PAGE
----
Goodreads Synopsis: In Wade in the Water, Tracy K. Smith boldly ties America’s contemporary moment both to our nation’s fraught founding history and to a sense of the spirit, the everlasting. These are poems of sliding scale: some capture a flicker of song or memory; some collage an array of documents and voices; and some push past the known world into the haunted, the holy. Smith’s signature voice—inquisitive, lyrical, and wry—turns over what it means to be a citizen, a mother, and an artist in a culture arbitrated by wealth, men, and violence. Here, private utterance becomes part of a larger choral arrangement as the collection widens to include erasures of The Declaration of Independence and the correspondence between slave owners, a found poem comprised of evidence of corporate pollution and accounts of near-death experiences, a sequence of letters written by African Americans enlisted in the Civil War, and the survivors’ reports of recent immigrants and refugees. Wade in the Water is a potent and luminous book by one of America’s essential poets.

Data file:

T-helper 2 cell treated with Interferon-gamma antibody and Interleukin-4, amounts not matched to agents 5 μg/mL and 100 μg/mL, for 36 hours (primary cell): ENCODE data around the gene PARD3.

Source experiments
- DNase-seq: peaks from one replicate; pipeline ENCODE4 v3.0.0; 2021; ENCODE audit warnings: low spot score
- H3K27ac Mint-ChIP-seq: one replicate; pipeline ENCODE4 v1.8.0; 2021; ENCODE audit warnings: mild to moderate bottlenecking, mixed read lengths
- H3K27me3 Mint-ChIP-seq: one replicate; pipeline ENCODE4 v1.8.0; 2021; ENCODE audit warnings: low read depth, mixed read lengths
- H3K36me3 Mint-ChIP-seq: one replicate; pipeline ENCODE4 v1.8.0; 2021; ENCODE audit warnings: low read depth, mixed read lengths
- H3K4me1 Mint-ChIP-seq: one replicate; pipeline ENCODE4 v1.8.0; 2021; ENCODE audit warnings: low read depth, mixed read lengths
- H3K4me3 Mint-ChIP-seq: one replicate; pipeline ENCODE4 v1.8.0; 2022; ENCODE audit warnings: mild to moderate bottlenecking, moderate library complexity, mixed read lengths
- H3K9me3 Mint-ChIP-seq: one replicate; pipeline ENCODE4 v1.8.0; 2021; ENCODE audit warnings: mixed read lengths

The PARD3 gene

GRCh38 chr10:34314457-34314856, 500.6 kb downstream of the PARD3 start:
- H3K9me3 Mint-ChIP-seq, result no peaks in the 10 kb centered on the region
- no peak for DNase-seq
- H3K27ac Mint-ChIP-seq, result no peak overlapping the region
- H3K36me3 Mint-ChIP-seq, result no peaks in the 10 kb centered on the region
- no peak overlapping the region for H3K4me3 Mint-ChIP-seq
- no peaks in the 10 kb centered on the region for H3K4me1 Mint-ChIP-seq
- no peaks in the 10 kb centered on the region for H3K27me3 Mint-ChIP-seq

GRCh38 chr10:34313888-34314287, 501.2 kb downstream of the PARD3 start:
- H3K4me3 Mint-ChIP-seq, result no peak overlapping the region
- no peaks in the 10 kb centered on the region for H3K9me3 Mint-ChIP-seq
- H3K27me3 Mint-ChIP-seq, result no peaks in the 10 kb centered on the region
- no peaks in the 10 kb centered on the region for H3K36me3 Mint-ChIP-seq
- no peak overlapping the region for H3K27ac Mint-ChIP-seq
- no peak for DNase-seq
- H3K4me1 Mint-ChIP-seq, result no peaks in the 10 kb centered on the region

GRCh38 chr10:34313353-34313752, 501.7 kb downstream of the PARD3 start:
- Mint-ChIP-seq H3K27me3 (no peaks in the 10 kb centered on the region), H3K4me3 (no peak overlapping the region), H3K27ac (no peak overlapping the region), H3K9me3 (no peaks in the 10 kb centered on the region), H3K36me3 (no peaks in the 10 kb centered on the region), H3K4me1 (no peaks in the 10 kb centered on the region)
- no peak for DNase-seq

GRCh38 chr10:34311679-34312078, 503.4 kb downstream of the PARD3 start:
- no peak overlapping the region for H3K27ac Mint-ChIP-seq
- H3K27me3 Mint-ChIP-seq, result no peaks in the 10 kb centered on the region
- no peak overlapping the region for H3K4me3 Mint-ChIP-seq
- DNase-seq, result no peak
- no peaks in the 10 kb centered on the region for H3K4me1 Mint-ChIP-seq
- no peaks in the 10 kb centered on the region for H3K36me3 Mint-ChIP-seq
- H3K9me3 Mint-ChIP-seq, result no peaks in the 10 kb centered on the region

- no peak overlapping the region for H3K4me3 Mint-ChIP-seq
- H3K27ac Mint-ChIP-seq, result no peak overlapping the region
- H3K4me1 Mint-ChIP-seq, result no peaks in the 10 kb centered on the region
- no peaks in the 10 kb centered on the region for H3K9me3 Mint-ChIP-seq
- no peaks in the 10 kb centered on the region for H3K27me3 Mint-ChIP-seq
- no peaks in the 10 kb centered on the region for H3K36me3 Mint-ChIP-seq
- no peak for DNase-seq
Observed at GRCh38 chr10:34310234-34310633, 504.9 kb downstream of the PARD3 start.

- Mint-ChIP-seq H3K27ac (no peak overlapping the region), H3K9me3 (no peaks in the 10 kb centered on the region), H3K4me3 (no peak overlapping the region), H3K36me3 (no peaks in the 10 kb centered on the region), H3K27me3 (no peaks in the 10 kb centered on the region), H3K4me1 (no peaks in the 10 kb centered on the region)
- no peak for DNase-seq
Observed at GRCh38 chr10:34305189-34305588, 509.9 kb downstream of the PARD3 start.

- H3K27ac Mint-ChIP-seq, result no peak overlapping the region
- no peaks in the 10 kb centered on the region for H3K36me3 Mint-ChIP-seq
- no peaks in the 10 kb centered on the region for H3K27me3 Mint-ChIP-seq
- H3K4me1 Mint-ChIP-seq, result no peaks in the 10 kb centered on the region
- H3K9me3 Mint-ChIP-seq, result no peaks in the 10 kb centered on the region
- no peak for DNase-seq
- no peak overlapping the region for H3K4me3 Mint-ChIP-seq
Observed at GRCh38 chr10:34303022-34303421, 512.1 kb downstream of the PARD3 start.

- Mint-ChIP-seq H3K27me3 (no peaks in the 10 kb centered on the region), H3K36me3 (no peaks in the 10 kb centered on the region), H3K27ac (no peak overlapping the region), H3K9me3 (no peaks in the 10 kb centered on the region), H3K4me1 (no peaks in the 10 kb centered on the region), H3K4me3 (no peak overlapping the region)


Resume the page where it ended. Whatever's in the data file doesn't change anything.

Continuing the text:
I had not heard of Tracy K. Smith before a couple years ago, I did some research on her for an interview I put together for a magazine and I’m really glad that piece of work brought her to my attention. Smith is a fantastic poet and I was very excited to get my hands on a copy of latest work.
Wade in the Water is a 96 page collection of historical poetry. I have never read erasure poems like this before and I really enjoyed the whole experience. Smith’s poems have a unique cadence to them that is really stunning to read. That combined with the subject matter of the erasure letters was just heart wrenching.
This collection confirmed to me that I need to read more by Smith. I really love her writing style and she’s one of the best modern poets that I’ve come across in recent years. I hope you all consider reading this collection or other of her works. I gave this book 4 stars on Goodreads.